A collective of bibliophiles talking about books. Book Fox (vulpes libris): small bibliovorous mammal of overactive imagination and uncommonly large bookshop expenses. Habitat: anywhere the rustle of pages can be heard.
The new Collins English Dictionary has a beautiful cover, bound in fabric rather than a slippery tearable paper dustwrapper, so I warm to its tactile friendliness straight away. It’s heavy, easily as heavy as a bag of shopping, so it’s a dictionary for the office, or the room where you play Scrabble, not for carrying around. It has a jolly introduction by an eminent popular writer about words, Mark Forsyth, in a tone that wobbles between being excessively matey and outbreaks of academickese. It has a surprisingly long section on how to read the entries, which I skipped, because surely everyone knows how to read a dictionary?
Flicking through the entries in A, I noted Assange, Julian. It’s a people dictionary too, which would explain its length. Of course, that then begs the question, who is in and who is out, and how does the dictionary stop itself turning into a Who’s Who? I arrived at C for Charles. ‘Charles’ is (1) Prince Charles, and then (2) Charles, Ray. I didn’t much like Tina Charles the 1970s pop star, but her absence shows that the dictionary has made judgements about musical longevity. Does it judge musical taste as well? Is Kylie in? The Nolans? Is Charles Aznavour in ‘A’? (No, no, and no.) Continuing with Charles, we get Charles I, the first three of whom are three of the Holy Roman Emperors, and then the King of England, Scotland and Wales who was beheaded. So chronology matters within numberings. The last Charles, even after Charles XIV of Sweden and Norway, is Charles the Great, ‘another name for Charlemagne’, which gets us back where started: Charlemagne is the Alpha and Omega of Charleses Regnant.
Over on the other page, we have a sample sequence: Charminar, charmonium, charneco, charnel, Charnley, Charolais, Charon (ferryman), Charon (Plutonian satellite, or can we say ‘moon now?), charoset, Charpentier. Neither of the two Charpentiers listed are the only one I know: the 1920s French boxer. I also only knew charnel, Charolais and the Charons: the rest of that list was new to me. Leaping forward to H, I randomly alight at: Hope, Sir Antony, Hopeh or Hopei, hophead, Hopi, Hopkins (Sir Anthony, Sir Frederick Gowland, Gerard Manley, Harry Lloyd), hoplite, hoplology, hopper, Hopper, hopple and Hoppus Foot. Another mixture of the known, the vaguely familiar and the new to me, which is what I’d expect. Hope, Sir Antony, is favoured with a 7-line biography, which is more than Ray Charles or any of the other Charleses were given. This seems odd, given that very few people apart from the bookish have heard of H, Sir A, though many more will have heard of The Prisoner of Zenda. So are the bookish and the musically highbrow in charge of deciding which words go in? They have a taste for scatology and words to make the back row of the classroom giggle, so there is a definite nod towards the popular or casual user.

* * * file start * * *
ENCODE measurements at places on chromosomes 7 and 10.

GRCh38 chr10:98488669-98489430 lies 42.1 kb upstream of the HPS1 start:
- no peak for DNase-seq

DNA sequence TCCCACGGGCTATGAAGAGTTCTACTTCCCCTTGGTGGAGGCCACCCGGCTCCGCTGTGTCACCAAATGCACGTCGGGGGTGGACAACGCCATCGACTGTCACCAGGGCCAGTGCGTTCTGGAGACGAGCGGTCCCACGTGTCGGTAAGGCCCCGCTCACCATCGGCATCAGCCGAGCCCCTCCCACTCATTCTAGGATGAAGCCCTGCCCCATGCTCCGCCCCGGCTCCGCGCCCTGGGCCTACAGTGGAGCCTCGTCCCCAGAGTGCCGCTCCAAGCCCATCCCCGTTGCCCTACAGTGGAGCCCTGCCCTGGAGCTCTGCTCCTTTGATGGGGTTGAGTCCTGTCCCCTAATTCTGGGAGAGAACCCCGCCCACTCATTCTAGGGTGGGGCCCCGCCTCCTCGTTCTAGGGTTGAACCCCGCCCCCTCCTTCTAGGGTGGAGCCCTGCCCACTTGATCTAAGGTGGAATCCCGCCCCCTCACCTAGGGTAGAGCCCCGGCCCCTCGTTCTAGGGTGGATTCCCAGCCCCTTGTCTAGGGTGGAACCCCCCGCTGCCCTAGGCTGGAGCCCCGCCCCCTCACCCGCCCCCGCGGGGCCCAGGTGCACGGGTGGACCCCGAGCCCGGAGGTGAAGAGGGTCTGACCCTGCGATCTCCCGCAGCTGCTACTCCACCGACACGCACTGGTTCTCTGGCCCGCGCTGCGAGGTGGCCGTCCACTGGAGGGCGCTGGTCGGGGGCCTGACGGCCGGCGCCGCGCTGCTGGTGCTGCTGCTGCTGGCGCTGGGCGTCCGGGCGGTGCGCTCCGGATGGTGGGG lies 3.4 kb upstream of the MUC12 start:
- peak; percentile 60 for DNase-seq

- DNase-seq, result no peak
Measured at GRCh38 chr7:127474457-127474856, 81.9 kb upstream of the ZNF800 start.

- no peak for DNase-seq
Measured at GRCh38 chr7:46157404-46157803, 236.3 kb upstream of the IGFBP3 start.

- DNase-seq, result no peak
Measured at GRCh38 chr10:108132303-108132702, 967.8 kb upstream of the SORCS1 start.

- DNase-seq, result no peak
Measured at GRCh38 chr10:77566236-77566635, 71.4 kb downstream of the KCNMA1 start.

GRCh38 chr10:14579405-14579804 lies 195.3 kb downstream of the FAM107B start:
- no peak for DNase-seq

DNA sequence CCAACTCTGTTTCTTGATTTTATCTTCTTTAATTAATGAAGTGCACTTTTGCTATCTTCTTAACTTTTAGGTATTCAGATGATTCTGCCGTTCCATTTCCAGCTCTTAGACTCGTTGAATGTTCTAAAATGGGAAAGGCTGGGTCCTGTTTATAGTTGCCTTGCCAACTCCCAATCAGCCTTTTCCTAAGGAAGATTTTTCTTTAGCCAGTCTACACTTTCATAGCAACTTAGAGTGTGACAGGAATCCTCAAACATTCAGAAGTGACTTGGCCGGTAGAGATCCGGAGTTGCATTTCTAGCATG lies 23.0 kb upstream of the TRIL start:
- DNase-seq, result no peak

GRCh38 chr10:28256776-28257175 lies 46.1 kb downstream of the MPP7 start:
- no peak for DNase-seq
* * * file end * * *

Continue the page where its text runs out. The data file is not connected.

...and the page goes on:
I looked for some words from technical vocabularies. Churn, from statistics, meaning the movement over time of demographic characteristics within population samples, was not listed, though ten other definitions for churn were, including this unexpected metaphor: ‘(of a government) to pay benefits to a wide category of people and claw it back by taxation of the well-off’. Do we expect political neutrality from a dictionary? It’s certainly a vivid image. Cross, as in cutting on the cross in dressmaking, wasn’t listed in the 20 or more entries for that very useful word, though the sense of a diagonal was. Corrie (I got stuck in the Cs), that evocative, chilly word derived from Gaelic meaning a scooped-out valley-like space underneath a mountain peak, is in! Triumph. But it doesn’t have a definition of its own, because we are directed to ‘another name for cirque’. Alpine mountaineering takes precedence over British hillwalking, evidently, since cwm is subordinate to ‘cirque’ as well.
Moving decisively across the Rubicon of M, I look for runcible, just to be awkward, and it’s there. So is shiva (a word whose exact meaning I’ve often wondered about: now I know, the Jewish period of mourning), verisimility (yes), and Tenar (no). I note with pleasure the combination of first and last words as the header for p age 2029: tepid – teriyaki, and look for more. Transoceanic – Transvaal, sasquatch – satire and luscious – Lützen are found quickly, reminding me how good this game is for idle moments.
How does one judge one dictionary over another? My Shorter Oxford is now pretty old so I want a new one, because I will always prefer to get off my chair, walk to the other side of the room, get the dictionary off the shelf, lay it on a flat surface and look up the word I want, rather than stare yet again at a screen of words that have no known guarantee. Would I buy the 2014 Collins, if I were looking at a bookshop shelf bowed with the weight of these vast but beautiful monsters of wisdom? I think I might. It’s very attractive to look at, use, and hold (briefly), and the pleasing feel of the cover has grown on me even more while writing this review (40 minutes). I’m not going to judge a dictionary on the words I know that it doesn’t have, because I know those words, I don’t need them defined. It’s the words that I don’t know that I need to have an opinion on, and with 722,000 to choose from, the largest single-volume English dictionary in print, the Collins is pretty likely to have them.
Collins English Dictionary, 12th edition, 978-0-00-752274-3, £45
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